… Falling into this last category, presumably, is PR supremo Mark Borkowski (below). ‘What on earth was the Privy Council thinking …
How does one take the news that the Institute of Public Relations has gone all legit and become the Chartered IPR? Last week, after 50 years of trying (apparently), the spin doctors’ union was at last granted the title by the Privy Council, whose job it is to hand out these gongs. But what does it all mean? That depends on who you listen to.
Colin Farrington, director general of the newly named body, says: ‘This is a national endorsement for a profession that is all too often dismissed by critics as being all about spin, fluff or misinformation …
‘That’s not to say that spin doesn’t exist anymore, that it isn’t going to be a problem, or that the debate about ethics and responsibilities is over. But having a chartered body for the PR industry will help to put clear water between the serious professionals prepared to be accountable through joining their professional body and signing a code of conduct, and those who aren’t.’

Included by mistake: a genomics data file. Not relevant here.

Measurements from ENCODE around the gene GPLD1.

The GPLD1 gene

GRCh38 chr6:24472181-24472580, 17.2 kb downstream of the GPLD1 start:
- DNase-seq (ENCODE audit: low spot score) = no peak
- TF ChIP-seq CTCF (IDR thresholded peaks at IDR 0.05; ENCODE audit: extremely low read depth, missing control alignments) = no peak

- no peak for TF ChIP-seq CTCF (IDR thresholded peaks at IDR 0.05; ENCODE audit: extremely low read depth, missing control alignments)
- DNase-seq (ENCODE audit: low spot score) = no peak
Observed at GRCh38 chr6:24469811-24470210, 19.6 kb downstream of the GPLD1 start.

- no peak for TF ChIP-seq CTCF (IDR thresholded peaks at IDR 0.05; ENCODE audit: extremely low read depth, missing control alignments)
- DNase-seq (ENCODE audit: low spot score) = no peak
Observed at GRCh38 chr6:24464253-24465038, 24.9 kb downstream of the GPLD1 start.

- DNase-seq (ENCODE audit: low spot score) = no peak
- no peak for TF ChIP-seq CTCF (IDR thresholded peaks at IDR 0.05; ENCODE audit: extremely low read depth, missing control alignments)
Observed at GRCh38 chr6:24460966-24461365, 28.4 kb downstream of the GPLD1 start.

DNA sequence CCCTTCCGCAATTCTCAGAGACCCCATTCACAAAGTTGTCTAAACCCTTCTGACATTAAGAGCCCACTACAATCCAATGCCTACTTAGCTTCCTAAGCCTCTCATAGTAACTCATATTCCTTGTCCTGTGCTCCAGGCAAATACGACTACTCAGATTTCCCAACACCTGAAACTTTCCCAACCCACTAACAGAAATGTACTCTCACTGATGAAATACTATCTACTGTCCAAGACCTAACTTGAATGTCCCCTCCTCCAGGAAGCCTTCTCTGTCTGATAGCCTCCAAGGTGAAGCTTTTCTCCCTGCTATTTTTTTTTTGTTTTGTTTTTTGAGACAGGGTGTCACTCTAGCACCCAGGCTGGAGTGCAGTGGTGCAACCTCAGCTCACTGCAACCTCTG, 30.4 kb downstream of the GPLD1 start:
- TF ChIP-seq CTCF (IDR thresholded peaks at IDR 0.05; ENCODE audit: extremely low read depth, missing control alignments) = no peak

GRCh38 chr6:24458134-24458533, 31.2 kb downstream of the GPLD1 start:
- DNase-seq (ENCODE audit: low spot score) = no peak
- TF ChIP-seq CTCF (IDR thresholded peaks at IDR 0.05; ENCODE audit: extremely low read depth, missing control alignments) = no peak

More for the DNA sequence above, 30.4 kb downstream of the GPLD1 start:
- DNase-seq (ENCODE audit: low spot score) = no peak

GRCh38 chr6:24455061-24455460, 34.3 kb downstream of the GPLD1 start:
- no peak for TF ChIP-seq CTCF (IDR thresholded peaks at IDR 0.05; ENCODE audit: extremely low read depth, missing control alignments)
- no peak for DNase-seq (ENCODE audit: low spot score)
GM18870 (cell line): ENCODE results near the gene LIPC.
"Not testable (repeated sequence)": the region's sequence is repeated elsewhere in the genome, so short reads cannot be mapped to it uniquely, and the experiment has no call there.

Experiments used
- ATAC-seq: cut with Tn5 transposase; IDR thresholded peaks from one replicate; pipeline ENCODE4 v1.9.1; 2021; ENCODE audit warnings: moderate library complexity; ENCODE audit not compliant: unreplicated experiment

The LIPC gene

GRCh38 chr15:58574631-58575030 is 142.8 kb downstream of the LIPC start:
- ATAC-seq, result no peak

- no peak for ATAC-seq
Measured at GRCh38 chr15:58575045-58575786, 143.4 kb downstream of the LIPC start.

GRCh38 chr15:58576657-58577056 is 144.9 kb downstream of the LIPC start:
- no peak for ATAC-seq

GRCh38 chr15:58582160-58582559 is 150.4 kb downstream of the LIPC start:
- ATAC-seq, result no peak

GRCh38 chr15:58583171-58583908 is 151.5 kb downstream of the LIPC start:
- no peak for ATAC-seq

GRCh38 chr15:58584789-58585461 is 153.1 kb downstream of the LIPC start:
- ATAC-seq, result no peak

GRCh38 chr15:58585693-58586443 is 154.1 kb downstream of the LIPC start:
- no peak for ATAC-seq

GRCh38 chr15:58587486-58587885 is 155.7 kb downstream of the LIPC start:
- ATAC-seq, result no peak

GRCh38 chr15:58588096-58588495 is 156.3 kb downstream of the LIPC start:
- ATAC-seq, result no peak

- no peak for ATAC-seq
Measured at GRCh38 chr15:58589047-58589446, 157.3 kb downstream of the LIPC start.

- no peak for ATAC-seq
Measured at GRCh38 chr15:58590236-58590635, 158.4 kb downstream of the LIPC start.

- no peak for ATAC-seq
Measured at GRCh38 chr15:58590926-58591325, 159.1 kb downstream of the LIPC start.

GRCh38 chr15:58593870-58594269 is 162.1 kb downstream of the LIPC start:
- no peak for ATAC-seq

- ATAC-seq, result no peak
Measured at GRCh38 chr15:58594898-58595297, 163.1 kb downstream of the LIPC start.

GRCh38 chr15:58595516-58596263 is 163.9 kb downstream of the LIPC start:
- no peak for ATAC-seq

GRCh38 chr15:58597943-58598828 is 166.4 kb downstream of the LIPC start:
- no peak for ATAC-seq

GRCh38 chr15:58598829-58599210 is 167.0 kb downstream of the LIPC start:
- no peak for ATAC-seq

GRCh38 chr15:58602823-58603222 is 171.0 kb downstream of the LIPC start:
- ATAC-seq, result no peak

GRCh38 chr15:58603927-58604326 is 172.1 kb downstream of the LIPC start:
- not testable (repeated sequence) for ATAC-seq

Falling into this last category, presumably, is PR supremo Mark Borkowski (below). ‘What on earth was the Privy Council thinking of, awarding this shower a charter?’ he says. ‘Incredibly for over 50 years the IPR or its equivalent has been told “no, bugger off”, but now, in the era of Alistair Campbell, Downing Street has seen fit to grant PR a respectability it utterly fails to warrant.
‘Laundering and ironing the reputations of politicians, drug companies, arms manufacturers, tobacco producers and junk food sellers, is not a respectable business. It’s a covert, no-holds-barred war, in which editors and journalists have to be superhuman in their refusal to be swayed.’
It looks as if Borkowski will be seeking fellowship of the newly chartered organisation, then. ‘FCIPR? FCKIT’, he ends his missive. Sounds like a no, but this debate will continue.